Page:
Beatrice and Virgil, Yann Martel

Back in 2003 everyone was simply abuzz about Yann Martel’s novel Life of Pi. The word titillation comes to mind. Now Yanni is back at it again with Beatrice and Virgil, a story about an author who gives up writing after being rejected, but is drawn in by an irresistible figure with a strange request. Henry (le main charactere) is asked by his local taxidermist for help writing a play about a donkey (Beatrice) and a howler monkey (Virgil) and Henry is so entranced, nay engrossed, by these stuffed darlings that he returns again and again to the lair of the strange old man.

You may be thinking to yourself “That sounds weird, but you know, maybe it has potential. After all this guy wrote Life of Pi. Maybe there’s some hidden metaphor I’m missing like the donkey represents suffering and the monkey is the potential for evil in us all, like that tiger in the boat.” Okay so maybe you’re not thinking that, but that’s what I was thinking. I kept waiting for the turn at the end, where all of the pages of the monkey and the donkey prattling endlessly about the most inane things were going to suddenly become blinding brilliant bits of prose.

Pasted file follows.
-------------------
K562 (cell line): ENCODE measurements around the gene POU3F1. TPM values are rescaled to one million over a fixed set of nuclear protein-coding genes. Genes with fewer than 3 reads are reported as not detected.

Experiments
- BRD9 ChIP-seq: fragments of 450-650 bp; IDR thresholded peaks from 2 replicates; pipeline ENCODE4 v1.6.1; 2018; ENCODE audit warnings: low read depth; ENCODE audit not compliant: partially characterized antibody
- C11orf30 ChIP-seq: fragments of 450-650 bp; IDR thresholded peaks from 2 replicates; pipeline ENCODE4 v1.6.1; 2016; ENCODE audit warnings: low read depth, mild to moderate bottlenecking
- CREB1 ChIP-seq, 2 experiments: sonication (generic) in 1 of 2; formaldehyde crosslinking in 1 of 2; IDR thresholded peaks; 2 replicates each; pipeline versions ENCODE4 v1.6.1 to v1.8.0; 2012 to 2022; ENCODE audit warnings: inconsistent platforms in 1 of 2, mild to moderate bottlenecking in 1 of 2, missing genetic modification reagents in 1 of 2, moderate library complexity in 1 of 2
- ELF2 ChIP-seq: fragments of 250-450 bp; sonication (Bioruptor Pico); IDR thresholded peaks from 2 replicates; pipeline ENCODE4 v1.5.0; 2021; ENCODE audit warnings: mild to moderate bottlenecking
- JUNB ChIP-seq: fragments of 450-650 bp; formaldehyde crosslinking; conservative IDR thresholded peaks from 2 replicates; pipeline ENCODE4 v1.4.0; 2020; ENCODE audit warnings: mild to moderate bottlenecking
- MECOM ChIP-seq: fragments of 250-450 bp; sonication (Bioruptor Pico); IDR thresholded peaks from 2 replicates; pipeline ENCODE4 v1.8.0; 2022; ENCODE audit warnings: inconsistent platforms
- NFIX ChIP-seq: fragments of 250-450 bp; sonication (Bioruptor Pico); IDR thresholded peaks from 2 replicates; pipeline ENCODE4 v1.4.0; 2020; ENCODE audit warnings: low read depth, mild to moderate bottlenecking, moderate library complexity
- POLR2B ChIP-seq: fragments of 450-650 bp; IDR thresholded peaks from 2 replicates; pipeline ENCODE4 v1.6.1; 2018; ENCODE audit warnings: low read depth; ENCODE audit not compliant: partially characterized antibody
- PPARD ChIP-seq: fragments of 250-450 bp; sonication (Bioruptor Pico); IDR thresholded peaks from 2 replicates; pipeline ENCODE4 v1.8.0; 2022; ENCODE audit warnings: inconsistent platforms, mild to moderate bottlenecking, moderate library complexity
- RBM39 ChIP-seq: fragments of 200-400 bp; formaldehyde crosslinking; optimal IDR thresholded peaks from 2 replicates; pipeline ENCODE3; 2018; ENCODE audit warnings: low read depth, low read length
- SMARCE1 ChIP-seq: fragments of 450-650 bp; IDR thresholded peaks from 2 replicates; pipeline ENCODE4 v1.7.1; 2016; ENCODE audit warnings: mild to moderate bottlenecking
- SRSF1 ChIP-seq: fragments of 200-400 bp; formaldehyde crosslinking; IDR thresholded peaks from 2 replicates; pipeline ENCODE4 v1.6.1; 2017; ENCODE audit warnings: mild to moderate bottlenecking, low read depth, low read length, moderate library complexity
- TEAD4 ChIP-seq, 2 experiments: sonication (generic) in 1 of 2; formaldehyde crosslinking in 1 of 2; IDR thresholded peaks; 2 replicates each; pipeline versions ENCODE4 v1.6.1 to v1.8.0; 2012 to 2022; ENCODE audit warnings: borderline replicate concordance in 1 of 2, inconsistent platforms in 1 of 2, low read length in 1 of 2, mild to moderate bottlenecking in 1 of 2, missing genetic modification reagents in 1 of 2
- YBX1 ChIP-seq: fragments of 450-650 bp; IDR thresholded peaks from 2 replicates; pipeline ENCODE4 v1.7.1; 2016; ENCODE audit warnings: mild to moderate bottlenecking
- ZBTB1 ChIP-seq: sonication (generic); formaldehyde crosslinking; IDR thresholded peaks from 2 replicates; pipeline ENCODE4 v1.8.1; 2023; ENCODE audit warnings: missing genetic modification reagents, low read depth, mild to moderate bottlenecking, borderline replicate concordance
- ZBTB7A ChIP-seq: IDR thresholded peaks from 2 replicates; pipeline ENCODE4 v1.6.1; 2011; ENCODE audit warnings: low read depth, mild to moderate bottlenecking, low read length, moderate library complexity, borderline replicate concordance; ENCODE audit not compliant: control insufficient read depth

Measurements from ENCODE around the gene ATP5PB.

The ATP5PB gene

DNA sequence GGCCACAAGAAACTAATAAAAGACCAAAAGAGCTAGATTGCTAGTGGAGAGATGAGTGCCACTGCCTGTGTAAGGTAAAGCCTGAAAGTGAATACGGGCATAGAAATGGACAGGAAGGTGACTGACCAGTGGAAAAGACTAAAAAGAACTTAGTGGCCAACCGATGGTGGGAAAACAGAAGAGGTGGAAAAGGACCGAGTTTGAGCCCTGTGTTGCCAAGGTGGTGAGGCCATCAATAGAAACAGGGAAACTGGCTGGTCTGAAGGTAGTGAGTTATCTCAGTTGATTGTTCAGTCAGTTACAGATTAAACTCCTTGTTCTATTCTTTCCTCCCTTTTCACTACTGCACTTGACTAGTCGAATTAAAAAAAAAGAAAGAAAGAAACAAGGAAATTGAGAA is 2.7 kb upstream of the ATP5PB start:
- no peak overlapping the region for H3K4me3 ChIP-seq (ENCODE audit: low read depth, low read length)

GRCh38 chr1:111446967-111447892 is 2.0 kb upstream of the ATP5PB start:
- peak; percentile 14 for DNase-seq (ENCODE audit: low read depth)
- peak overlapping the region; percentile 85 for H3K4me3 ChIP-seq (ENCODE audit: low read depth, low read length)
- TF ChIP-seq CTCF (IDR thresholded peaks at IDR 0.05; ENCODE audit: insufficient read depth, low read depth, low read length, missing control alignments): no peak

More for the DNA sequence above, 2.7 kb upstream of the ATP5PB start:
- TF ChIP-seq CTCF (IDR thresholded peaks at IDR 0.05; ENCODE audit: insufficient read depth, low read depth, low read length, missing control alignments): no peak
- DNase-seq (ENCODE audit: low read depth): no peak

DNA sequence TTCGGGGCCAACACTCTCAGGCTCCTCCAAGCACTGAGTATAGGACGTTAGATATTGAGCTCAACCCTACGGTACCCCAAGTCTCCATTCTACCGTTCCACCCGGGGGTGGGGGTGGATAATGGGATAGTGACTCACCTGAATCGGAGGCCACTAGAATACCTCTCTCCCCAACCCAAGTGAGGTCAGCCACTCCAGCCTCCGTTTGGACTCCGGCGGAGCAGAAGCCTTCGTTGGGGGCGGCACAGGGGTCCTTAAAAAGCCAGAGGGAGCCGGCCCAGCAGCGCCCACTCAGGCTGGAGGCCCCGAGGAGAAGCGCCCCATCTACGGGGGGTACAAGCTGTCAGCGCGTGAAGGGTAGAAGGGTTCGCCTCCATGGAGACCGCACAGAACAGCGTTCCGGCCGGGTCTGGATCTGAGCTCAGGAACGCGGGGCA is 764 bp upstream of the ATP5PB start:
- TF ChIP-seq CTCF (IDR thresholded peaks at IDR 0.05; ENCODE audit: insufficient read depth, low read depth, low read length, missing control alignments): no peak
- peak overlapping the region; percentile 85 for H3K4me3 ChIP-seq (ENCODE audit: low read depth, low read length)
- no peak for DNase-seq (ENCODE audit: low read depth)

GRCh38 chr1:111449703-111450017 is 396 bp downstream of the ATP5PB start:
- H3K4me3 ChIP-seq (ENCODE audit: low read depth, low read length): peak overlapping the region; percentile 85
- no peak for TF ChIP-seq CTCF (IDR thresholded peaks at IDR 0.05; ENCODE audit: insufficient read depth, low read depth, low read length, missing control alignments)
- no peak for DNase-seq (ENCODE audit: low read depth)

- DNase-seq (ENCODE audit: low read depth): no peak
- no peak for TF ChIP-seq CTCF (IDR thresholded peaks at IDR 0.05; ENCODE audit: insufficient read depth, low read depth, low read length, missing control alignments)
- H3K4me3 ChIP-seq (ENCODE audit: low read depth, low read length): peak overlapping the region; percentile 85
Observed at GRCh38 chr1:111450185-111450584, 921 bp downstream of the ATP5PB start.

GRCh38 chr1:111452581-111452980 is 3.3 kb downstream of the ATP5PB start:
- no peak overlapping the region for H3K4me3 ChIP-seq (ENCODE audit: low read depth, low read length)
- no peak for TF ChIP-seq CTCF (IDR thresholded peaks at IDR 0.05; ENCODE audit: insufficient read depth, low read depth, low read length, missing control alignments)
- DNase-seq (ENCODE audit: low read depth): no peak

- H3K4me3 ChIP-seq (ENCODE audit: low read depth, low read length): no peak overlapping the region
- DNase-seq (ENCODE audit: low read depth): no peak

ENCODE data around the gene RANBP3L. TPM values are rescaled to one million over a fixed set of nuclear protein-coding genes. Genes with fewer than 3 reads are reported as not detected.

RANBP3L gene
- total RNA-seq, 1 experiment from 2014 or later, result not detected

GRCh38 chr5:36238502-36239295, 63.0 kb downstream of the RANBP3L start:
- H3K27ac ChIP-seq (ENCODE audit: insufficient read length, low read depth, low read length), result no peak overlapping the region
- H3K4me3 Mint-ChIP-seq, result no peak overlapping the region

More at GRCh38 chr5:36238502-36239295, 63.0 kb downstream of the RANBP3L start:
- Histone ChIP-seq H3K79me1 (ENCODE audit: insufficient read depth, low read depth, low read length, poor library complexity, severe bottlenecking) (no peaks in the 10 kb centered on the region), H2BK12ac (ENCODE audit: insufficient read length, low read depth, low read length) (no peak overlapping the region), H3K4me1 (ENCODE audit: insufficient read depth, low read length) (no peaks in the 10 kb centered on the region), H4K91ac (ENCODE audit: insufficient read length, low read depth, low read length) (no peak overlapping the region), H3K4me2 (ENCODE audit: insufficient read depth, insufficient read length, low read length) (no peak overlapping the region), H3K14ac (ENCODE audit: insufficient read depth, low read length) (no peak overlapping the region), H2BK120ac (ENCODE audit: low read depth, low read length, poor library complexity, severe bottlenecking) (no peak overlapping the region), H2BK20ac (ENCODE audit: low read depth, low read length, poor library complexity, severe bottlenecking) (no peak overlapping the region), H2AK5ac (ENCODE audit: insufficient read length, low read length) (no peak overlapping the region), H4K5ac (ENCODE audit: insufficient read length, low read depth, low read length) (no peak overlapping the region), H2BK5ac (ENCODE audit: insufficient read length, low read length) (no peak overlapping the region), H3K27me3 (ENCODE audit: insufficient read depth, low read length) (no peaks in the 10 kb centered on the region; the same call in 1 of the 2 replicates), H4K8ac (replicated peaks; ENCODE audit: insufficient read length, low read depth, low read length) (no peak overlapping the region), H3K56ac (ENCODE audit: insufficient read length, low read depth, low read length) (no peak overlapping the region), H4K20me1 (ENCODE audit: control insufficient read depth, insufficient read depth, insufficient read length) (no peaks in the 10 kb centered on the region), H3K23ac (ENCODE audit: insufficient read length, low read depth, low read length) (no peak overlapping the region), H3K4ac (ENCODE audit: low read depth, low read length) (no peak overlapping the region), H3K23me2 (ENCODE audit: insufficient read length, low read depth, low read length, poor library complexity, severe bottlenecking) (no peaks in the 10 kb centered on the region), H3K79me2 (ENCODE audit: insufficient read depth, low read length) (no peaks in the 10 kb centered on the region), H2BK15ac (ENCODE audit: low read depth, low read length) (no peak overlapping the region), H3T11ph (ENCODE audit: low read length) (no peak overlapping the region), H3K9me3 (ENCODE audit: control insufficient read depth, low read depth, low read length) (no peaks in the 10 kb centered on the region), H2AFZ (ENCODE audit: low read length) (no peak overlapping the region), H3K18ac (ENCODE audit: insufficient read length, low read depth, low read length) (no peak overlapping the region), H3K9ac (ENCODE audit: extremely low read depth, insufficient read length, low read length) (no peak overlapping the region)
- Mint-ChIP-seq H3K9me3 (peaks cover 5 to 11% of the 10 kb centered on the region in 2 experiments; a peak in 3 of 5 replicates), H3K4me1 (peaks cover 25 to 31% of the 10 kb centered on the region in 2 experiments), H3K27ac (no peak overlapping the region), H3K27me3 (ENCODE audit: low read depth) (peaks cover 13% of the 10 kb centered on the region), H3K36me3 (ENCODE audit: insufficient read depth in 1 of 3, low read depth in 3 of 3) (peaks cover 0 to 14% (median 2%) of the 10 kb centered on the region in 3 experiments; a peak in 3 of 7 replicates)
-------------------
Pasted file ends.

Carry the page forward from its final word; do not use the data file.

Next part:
Then just as I was thinking Yann should really be called Yawn and mentally estimating the number of pages left-bam! Surprise stabbing! I guess maybe Yawn thought “Hey this book is going a little slow. I know what’ll pick things up: a good stabbing. (Click, clack, click, clack. Yawn is typing at the keys and humming the theme to Psycho) There! This won’t disorient the reader at all or make them feel like they’ve been dropped into the middle of a thriller after laboring through the donkey/monkey saga for the last few hundred pages. Now to end this with thirteen morbid jokes about the Holocaust.” Sometimes you just have to say WHAT THE WHAT?!

Reading it once was plenty